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Mindfulness And Meditation: Gen X Or Gen Y Molly-Coddling?

Stress? Anxiety? Burnout? Depleted resilience? Boo-hoo. What will they complain about next?

Most older lawyers won't say it out loud, but a lot of us are thinking just that. We felt the stress of practicing law--dealt with anxiety--but we learned to compartmentalize those things. We got burned out, burning the midnight oil, but we toughed it out. Now it's the next generation's turn in the barrel!

I know and understand that way of thinking, but with the perspective of my recent retirement from the practice of law, my view of the world has changed. And what I may have once thought of as molly-coddling, I now see as critical to the sustainability of the legal profession. Yes, I did say, "sustainability".

Sustainability is about the future. And what I'm concerned about, is the future of the legal world. More particularly, the women and men who are the today--and the tomorrow--of our profession. Sure, lawyers must remain on the cutting-edge of not only the law and related regulations, but also, the technology that animates, organizes and interprets those things. That comes at a price--an ever-increasing price--both personally and professionally.

Much of the pace and pressure that currently exists in the legal profession is the result of technology, and the rapidity of response that it engenders--both on the part of the "asker" and the "answerer". The most simplistic example (which even I--who was born an entire generation ago, can understand) is the decades-old advent of email, which enables partners or clients to email younger lawyers at a moment's notice--even deep into the night (in real time, or by delayed delivery).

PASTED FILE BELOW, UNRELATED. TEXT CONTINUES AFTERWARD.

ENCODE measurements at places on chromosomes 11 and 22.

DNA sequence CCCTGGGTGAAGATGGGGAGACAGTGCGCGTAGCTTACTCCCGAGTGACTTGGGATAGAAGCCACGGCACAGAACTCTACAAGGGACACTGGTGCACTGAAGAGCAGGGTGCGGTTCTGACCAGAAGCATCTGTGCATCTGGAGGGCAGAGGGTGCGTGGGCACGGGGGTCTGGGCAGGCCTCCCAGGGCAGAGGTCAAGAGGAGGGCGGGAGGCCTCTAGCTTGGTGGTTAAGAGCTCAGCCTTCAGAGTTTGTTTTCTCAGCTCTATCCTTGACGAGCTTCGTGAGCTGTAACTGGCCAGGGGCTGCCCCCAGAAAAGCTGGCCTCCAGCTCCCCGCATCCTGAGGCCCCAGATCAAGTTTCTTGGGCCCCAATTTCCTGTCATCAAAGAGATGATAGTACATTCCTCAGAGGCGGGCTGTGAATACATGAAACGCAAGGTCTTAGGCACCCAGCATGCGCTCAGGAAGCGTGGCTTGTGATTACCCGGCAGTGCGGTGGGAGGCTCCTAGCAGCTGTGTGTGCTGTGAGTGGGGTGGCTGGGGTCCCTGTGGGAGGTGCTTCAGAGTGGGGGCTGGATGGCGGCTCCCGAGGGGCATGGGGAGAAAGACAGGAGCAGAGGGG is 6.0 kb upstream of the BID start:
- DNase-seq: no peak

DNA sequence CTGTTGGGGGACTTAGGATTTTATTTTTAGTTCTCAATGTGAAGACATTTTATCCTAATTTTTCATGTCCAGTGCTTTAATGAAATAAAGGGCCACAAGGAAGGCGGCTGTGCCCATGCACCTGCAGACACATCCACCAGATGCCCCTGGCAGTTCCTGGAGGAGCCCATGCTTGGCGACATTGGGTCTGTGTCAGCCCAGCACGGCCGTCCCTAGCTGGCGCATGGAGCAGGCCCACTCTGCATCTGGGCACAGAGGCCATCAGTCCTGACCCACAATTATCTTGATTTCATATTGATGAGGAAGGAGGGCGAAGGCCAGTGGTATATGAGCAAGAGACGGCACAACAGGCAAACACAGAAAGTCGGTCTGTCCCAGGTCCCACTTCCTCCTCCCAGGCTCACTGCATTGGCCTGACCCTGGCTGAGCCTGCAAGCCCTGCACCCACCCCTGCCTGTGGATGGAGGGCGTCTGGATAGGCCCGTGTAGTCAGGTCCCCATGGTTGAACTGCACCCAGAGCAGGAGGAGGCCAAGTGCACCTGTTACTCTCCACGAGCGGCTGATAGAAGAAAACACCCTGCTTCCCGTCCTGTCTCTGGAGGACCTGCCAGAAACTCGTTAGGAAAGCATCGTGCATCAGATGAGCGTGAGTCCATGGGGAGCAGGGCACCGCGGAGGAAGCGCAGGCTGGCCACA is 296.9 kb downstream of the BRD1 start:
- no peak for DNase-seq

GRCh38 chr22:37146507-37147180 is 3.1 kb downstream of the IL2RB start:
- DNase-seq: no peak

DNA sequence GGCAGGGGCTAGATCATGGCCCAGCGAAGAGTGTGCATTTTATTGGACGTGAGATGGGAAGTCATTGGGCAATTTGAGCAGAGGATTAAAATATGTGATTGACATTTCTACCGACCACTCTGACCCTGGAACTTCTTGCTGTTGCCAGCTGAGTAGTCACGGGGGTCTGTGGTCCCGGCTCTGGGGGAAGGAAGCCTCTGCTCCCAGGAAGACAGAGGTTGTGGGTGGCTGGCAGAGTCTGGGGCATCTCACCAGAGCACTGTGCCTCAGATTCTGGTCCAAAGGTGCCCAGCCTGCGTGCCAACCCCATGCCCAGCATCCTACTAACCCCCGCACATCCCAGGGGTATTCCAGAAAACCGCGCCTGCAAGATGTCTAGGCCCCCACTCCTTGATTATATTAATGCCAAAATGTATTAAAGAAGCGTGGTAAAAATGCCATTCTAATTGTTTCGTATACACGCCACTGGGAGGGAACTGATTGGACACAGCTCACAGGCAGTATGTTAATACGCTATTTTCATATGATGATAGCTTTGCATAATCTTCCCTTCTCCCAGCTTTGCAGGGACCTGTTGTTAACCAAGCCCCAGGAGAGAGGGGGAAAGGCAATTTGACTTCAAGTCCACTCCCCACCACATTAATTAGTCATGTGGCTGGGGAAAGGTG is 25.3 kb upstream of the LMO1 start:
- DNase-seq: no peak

Technology is the spouse of the Gen X and the Gen Y generations--we can't live with  it, and we can't live without it. And it does take a toll. Sometimes obvious, and sometimes not--but always, it does take a toll. Which is the most obvious way in which the stresses and strains of the legal world have changed.

So, for those of us who may view mindfulness and meditation--the entire well-being conversation--as a tedious form of molly-coddling, think again. The pace of personal and professional life has sped up, appreciably, and we have an obligation to equip our co-workers--dare I say, ourselves-- with new tools to deal with complications that accompany that increased pace.

In the words of the old comedian, Henny Youngman's infamous doctor: "If it hurts, don't do it!". These days, we have little choice but to be nimble, and fast--especially in the professional realm. And if we have little choice but to "do it" then let's all get smart, and also do something for ourselves.

Slow down, in order to be fast!


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